In their last push to try to retake the majority, House Republicans on Tuesday laid out the agenda they’d pursue were they to win. It follows a tradition for the minority party that dates back to the “Contract With America,” which played a key role in the GOP’s takeover of Congress in 1994.
“Americans are fed up with politicians who say one thing and do another,” House Minority Leader Kevin McCarthy declared in front of the Capitol steps. “Instead of empty rhetoric, they deserve results. This is why we are announcing a ‘Commitment to America.’”
But this “Commitment” departs from the “Contract” (and the 2010 “Pledge to America”) in many important ways. It has less substance, does not call for any fundamental changes to Washington, and most importantly, abandons any semblance of fiscal responsibility.
In 1994, Republicans promised an “end of government that is too big, too intrusive, and too easy with the public’s money.” The first proposal mentioned in the “Contract” was a “Fiscal Responsibility Act.”
In 2010, as the Tea Party movement galvanized the party, the Republican “Pledge” lamented that “the deck is stacked against limited government and fiscal responsibility. This must stop. We have a plan to impose fiscal discipline and cut government down to size.” What followed was a 10-part plan to put the federal budget on course to achieve balance.
Once in the majority, Republicans came up short of what they promised, but what is striking about the “Commitment” is that Republicans don’t even pay lip service to fiscal discipline.
The only passing nod to it comes in the last bullet point, when Republicans express support for “reaching bipartisan consensus to protect and strengthen Social Security and Medicare and reduce our debt.”
Yet, as we already know, Democrats talk of expanding Medicare and Social Security, not making them fiscally sustainable, and are pushing trillions of dollars of new spending. No “bipartisan consensus” is available, and suggesting otherwise is a way of evading the issue. The only interpretation is that Republicans will not address long-term entitlement challenges and don’t see it as even an aspiration. This isn’t because debt problems have eased since 1994 or 2010. They’re much worse — historically bad.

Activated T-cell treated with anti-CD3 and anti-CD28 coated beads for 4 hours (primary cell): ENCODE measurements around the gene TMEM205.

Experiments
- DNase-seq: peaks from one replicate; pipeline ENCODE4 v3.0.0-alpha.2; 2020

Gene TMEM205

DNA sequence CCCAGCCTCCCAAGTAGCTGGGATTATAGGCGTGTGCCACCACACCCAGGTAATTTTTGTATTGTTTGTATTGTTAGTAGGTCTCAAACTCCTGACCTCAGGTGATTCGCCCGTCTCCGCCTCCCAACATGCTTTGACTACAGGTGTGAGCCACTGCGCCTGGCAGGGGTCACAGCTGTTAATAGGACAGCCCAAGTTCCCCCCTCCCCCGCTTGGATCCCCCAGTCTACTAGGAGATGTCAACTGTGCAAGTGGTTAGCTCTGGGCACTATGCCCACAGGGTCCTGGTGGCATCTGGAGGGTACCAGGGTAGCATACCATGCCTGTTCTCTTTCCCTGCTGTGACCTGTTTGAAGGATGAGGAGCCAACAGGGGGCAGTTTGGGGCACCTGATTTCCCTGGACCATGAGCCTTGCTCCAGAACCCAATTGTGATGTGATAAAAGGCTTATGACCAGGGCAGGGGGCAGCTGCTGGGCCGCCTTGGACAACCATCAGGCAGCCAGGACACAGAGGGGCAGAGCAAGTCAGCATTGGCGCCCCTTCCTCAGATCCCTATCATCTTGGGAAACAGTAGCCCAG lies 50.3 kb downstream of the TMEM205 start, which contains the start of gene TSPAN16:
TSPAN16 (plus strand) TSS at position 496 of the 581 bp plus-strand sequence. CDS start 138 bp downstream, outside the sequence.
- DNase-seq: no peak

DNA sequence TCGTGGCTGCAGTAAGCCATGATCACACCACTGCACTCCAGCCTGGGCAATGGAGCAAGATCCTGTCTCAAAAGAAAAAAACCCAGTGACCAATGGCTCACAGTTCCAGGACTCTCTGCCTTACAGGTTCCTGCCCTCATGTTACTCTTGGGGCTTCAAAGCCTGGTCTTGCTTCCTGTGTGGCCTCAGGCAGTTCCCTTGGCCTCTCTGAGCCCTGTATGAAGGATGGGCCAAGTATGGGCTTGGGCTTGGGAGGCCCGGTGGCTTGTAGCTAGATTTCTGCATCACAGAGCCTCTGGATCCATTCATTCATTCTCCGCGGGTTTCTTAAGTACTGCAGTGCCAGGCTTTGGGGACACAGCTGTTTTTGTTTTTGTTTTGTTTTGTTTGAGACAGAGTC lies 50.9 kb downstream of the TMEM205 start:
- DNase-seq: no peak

The Congressional Budget Office revealed in September that it expects Washington to spend $6.6 trillion in 2020, more than double what it collects in taxes, bringing the deficit to $3.3 trillion. In 2021, accumulated public debt would then exceed the size of the economy. By 2023, even assuming continued peace, it’s expected to hit 107% of gross domestic product, which would blow past the previous record set during the crisis of World War II.
Deficits have exploded due to the coronavirus, but our rising red ink isn’t tied to a one-off event, and it won’t recede once the current crisis is over. Instead, with the retirement age population growing and pushing up healthcare costs, the federal debt is going to get worse in the coming decades.
Long gone are the promises to repeal Obamacare and replace it with a healthcare market that would give people more control over their healthcare dollars. Now, the GOP healthcare plan focuses on “protecting individuals with pre-existing conditions and expanding access to affordable telemedicine, mental health services, and opioid treatment.”
Their proposals would actually make things worse. They want to make Trump tax cuts permanent without offsetting the deficit effects with spending cuts elsewhere. They promise to pump $200 billion more into the Paycheck Protection Program. At times, their economic proposals are hard to differentiate from pure Keynesian stimulus. One line item is a promise to “upgrade and modernize America’s infrastructure.” The infrastructure proposal — we kid you not — includes “a five-year plan” to repair roads, bridges, and airports.
It’s one thing to argue that deficit reduction should not be an immediate priority in a time of crisis, but simply to give up on fiscal responsibility betrays the younger generation and sets the stage for a future crisis.